Introduction to R and A Basic Analysis of Athlete Load

R is a free, open-source programming language and software environment for statistical computing and graphics. Learning how to use R for data analysis and visualisation purposes can be a daunting task. However, there are a number of free online resources to guide basic analysis and troubleshoot where possible. These include:

  • Cookbook for R: An online guide to provide solutions for common tasks and problems when analysing data in R
  •  R Tutorial: An introduction to statistics that explains basic concepts in R
  • Quick-R: A website that assists with data input, management and statistics in R
  • R-bloggers: A news and information site that pulls together blog posts on R
  • Stack Overflow: A question and answer forum on all things code, statistics and plotting

The above websites are a fantastic resource on how to get started in R with basic analysis. To complement, I have constructed a basic guide for sport science and physiology users using athlete load as an example. Personally, I prefer to work in RStudio, which provides a free, friendly interface to run code and view plots.

To start, run the following code to load a .csv or .txt file into R and name the file as “RawLoadData”. You will need to substitute the file location below with your own.

# Read a .csv file into R
RawLoadData <- read.csv("/Volumes/Research/Thesis/Manuscripts/AthleteLoadData.csv")
# Read a .txt file into R
RawLoadData <- read.table("/Volumes/Research/Thesis/Manuscripts/AthleteLoadData.txt")

R uses data.frames and matrices to store data. The difference between the two, is a matrix requires all rows and columns to be of the same class, numeric or factor, for example. A data.frame allows you to have a mixture of the two. You can switch between the two using as.data.frame and as.matrix, although be aware that if you convert a data.frame with different classes, they will all be characters in a matrix. To create a data.frame or matrix, use the following code:

# Create a data.frame
RawLoadData <- as.data.frame(RawLoadData)
# Create a matrix
RawLoadData <- as.matrix(RawLoadData)

To create a data.frame of dummy athlete load data collected over seven days, use the code below.

# Create a list of athlete names
Athletes <- c("Charles", "Mia", "Alfie", "Sophie")
# Call out the constants
NumberOfAthletes <- 4
DaysOfLoad <- 7
set.seed(28)
# Create the data.frame
RawLoadData <- data.frame(Athletes = rep(Athletes, DaysOfLoad),
Day = rep(1:DaysOfLoad, each = NumberOfAthletes),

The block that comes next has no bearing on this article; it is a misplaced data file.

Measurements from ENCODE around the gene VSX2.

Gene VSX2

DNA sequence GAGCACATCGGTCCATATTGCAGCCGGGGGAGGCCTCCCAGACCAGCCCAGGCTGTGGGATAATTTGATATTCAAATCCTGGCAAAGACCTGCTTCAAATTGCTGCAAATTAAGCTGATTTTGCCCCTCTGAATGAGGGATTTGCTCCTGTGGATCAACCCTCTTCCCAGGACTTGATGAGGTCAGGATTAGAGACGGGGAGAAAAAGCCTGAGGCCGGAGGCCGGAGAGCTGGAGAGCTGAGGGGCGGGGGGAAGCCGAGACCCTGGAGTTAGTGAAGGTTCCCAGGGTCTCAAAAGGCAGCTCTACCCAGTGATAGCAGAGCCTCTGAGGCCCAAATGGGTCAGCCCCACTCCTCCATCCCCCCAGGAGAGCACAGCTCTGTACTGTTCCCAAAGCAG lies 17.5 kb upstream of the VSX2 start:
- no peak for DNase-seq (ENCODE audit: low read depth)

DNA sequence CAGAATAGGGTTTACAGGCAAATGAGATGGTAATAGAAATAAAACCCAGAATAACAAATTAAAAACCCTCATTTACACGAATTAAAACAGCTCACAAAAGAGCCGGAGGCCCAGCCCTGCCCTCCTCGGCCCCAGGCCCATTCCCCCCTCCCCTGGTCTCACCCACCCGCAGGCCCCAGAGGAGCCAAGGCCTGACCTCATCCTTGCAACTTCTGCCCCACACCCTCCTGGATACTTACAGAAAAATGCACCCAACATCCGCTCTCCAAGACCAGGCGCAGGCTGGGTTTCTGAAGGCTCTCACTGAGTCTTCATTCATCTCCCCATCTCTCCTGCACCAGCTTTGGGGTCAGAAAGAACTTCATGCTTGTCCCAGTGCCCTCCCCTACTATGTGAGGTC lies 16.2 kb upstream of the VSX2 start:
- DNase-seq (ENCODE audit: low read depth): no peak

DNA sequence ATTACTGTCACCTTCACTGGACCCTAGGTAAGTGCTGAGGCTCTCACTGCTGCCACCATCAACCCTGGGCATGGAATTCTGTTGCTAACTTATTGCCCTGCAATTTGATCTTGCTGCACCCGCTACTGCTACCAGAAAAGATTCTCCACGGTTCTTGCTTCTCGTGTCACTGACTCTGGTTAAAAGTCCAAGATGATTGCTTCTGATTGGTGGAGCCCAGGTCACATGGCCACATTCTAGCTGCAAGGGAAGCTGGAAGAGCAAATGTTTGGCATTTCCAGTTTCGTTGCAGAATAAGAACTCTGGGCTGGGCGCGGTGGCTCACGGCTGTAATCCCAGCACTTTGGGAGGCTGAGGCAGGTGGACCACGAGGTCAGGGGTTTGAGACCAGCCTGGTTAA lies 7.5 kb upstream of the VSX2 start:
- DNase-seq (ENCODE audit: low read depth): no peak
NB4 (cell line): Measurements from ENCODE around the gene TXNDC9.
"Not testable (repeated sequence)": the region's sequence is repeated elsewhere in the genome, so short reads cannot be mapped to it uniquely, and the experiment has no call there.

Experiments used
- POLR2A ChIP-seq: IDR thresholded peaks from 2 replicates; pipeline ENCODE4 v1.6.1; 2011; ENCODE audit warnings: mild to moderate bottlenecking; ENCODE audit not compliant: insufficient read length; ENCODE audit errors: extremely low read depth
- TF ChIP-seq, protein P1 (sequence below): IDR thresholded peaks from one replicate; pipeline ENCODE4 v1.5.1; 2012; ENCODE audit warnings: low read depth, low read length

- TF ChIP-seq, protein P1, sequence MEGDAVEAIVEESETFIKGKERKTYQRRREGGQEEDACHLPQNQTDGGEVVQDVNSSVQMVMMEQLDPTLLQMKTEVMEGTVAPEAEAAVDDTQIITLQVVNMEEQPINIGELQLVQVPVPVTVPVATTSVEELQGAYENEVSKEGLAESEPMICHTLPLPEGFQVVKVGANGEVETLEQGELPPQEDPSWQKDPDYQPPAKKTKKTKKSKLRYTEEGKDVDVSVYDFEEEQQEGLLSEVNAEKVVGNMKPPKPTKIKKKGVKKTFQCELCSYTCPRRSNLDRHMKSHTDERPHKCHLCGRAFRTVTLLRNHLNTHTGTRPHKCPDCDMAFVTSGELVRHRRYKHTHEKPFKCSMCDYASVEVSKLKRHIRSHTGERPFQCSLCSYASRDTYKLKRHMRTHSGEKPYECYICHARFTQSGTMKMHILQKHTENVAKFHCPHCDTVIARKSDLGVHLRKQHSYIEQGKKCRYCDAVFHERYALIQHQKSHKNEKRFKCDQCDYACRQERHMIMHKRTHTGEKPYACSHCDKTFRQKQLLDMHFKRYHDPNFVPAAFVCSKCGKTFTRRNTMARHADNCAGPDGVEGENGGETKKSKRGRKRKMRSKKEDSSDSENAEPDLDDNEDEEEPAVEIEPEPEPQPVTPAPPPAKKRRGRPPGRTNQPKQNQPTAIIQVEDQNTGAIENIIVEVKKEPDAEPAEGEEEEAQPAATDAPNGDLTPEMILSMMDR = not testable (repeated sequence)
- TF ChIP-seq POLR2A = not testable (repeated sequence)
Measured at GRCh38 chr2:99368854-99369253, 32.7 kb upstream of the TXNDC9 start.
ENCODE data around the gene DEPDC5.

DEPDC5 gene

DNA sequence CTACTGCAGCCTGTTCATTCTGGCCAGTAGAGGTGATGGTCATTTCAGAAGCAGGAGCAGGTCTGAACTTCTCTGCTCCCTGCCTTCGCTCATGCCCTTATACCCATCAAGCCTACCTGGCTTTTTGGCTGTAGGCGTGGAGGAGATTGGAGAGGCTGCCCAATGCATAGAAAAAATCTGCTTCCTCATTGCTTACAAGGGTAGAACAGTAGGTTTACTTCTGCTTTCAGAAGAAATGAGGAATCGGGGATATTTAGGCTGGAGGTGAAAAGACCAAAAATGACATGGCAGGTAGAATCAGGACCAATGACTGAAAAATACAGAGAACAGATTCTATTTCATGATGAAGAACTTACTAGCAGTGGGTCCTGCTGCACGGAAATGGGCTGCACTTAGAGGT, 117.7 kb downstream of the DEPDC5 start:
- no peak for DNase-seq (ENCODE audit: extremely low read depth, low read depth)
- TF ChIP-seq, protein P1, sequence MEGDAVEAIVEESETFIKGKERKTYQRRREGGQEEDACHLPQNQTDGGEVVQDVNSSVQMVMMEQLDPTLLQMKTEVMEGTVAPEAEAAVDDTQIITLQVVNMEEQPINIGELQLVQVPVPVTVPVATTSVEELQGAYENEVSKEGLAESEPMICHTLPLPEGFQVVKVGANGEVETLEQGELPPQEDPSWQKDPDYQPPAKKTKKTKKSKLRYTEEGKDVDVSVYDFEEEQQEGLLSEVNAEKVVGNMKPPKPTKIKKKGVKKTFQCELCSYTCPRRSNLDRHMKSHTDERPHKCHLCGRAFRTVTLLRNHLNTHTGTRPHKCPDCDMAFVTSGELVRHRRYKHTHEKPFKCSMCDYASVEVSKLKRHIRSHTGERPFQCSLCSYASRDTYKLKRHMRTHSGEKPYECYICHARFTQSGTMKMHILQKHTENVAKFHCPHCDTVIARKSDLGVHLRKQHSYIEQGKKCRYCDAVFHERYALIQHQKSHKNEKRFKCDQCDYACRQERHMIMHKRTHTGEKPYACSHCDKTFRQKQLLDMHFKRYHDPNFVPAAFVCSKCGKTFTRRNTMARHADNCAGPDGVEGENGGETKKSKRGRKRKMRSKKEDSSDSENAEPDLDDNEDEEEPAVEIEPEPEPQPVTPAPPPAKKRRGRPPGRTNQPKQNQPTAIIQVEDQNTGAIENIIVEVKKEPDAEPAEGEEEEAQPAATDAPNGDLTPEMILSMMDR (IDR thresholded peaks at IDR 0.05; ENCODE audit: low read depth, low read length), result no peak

Load = runif(NumberOfAthletes * DaysOfLoad, min = 0, max = 100))

The structure of a data.frame can be accessed by typing and running the code below. This allows us to see that the dataset consists of athlete names, or factors, days or integers and load that consists of a numeric variable.

str(RawLoadData)

Columns of a data.frame can be viewed by typing and running RawLoadData$Athletes however, this command will not work for a matrix. To create a new column and add to our existing `data.frame`, such as the playing position of each athlete, type and run the following code:

# To create a new column
RawLoadData$PlayingPosition <- c("Midcourt")

Summary statistics of grouped data can easily be calculated with assistance from the plyr package, that will need to be installed into R prior to first use. To calculate the mean and SD of load, purely as an example, for each day use the following:

# Load the required package
require(plyr)
# To calculate the mean and SD for load, across each day
SummaryLoadData = ddply(RawLoadData, c("Day"), summarise,
Mean = mean(Load),
SD = sd(Load))

The above data can then be plotted the ggplot2 package which needs to first be installed into R. Use the code below to visualise the mean data:

# Load the required package
require(ggplot2)
# Basic plot of the mean and SD of load over a seven day period
ggplot(SummaryLoadData, aes(x = Day, y = Mean)) +
geom_bar(stat = "identity")

Load_BasicPlot

A few tweaks will deliver us a much more visually pleasing plot. To have a white background, coloured bars, clearer axis labels and bold ticks plus marks, use the following code:

# A few tweaks to create a neater plot
ggplot(SummaryLoadData, aes(x = Day, y = Mean, fill = factor(Day))) +
geom_bar(stat = "identity") +
ylab("Average Load (AU)\n") +
xlab("\nDay") +
scale_y_continuous(expand = c(0, 0), limits = c(0, 80)) +